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Fortnite profits might finally be slowing down

August 24, 2018 Fortnite’s industry-shaking growth has started to slow.

Fortnite is already one of the most profitable games in history, and we still don’t know how big it will eventually get. But we might be close to finding out. Fortnite’s profits are still sky-high, but the game’s ridiculous growth is finally settling down, and we’re starting to see the mega-popular battle royale plateau.

Fortnite profits were up in July, but only by 2% since June. That’s marked decrease in growth compared to every month prior, and it’s especially notable since the Season 5 Battle Pass launched during the month. Fortnite’s reign of digital dominance is hardly over, but it seems we’re finding the limits of the heights it can reach.

SuperData reports that total digital spending reached $8.2 billion in July, growing 3% overall compared to the previous year. The report cites Fortnite’s success on consoles as a principal driver of that success, in addition to the general growth of full game downloads. The weakest segment was ‘premium PC’ – full PC game downloads – which was down by a distressing 14% year-over-year.

Other reports from SuperData earlier this year suggested that Fortnite had already made $1.2 billion since the release of Battle Royale back in September. At the time, it was estimated Fortnite would have have a 2018 worth $2 billion, though it’s unclear if that estimate stands.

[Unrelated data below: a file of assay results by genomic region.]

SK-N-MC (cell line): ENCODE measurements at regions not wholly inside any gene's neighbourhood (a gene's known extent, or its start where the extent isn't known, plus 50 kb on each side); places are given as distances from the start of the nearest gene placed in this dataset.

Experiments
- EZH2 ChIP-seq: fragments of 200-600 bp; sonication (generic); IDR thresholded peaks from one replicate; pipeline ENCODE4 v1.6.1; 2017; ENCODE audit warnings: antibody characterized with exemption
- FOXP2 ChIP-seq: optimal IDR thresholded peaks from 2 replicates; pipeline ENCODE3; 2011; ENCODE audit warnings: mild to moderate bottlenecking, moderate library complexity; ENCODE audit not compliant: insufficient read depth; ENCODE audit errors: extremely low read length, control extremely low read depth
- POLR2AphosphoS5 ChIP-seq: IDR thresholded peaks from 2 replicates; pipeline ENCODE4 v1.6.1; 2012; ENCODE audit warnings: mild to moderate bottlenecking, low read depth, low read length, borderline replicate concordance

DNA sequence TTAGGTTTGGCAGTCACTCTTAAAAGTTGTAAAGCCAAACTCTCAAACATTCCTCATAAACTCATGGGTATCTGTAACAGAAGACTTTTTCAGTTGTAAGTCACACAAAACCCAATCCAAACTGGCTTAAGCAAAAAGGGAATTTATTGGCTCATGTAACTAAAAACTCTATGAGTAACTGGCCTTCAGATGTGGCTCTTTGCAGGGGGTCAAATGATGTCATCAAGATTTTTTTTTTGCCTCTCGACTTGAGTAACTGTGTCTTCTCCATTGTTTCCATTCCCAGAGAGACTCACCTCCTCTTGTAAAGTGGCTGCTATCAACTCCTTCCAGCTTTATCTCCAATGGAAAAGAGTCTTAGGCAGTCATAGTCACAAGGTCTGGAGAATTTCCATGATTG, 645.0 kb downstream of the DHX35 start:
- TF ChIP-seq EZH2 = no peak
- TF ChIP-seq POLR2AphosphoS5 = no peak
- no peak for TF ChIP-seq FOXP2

Either way, Tim Sweeney, who founded Epic in the early 90s and still serves as the company’s CEO, is thought to be worth between $5 billion and $8 billion since Fortnite’s success, according to Bloomberg.

That July report also suggested a $14 billion dollar value for Epic as a whole, based on the trading of other companies in the industry. Michael Pachter – yes, the Wedbush Securities analyst who became a gaming meme – says that even if Fortnite revenue falls to half its current state, Epic could command up to $7.5 if it went to market.

Chinese conglomerate Tencent currently owns a 40% stake in Epic, which it bought for $825 million back in 2012. Clearly that investment has paid off, but Tencent has not yet disclosed how exactly it’s broken down on the balance sheets.

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That revenue isn’t just tied to the PC version, of course. Fortnite is a multiplatform game, and as these things usually go mobile has been a massive money maker. Since the launch of Fortnite Season 5, mobile spending hit an average of $2 million per day according to Sensor Tower. That version hit a new record on July 13, when players spent $3 million in-game.

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PCGN

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